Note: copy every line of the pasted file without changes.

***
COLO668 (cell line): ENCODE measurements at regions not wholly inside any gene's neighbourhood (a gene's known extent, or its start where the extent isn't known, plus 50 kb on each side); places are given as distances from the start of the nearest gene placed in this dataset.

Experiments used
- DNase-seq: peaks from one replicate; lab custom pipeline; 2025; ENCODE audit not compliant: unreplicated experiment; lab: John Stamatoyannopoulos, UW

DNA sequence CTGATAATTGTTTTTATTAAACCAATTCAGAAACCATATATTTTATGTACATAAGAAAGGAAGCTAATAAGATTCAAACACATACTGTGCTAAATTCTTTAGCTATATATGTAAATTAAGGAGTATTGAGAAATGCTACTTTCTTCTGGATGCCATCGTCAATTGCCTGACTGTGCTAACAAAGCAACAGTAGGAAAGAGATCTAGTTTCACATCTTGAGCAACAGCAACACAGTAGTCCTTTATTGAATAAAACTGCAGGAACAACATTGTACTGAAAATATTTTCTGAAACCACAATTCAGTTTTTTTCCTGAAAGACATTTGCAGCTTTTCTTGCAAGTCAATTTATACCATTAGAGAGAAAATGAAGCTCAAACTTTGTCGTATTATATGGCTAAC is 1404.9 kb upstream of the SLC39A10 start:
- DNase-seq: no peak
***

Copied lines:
COLO668 (cell line): ENCODE measurements at regions not wholly inside any gene's neighbourhood (a gene's known extent, or its start where the extent isn't known, plus 50 kb on each side); places are given as distances from the start of the nearest gene placed in this dataset.

Experiments used
- DNase-seq: peaks from one replicate; lab custom pipeline; 2025; ENCODE audit not compliant: unreplicated experiment; lab: John Stamatoyannopoulos, UW

DNA sequence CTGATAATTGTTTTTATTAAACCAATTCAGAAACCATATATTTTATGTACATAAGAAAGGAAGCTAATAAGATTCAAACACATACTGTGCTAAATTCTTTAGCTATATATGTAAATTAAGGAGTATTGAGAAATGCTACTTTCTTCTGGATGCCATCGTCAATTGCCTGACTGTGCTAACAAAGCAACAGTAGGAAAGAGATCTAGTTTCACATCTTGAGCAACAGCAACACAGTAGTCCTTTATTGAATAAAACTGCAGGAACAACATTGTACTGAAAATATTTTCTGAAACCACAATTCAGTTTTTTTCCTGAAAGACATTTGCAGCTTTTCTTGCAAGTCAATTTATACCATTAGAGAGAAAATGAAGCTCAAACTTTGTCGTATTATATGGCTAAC is 1404.9 kb upstream of the SLC39A10 start:
- DNase-seq: no peak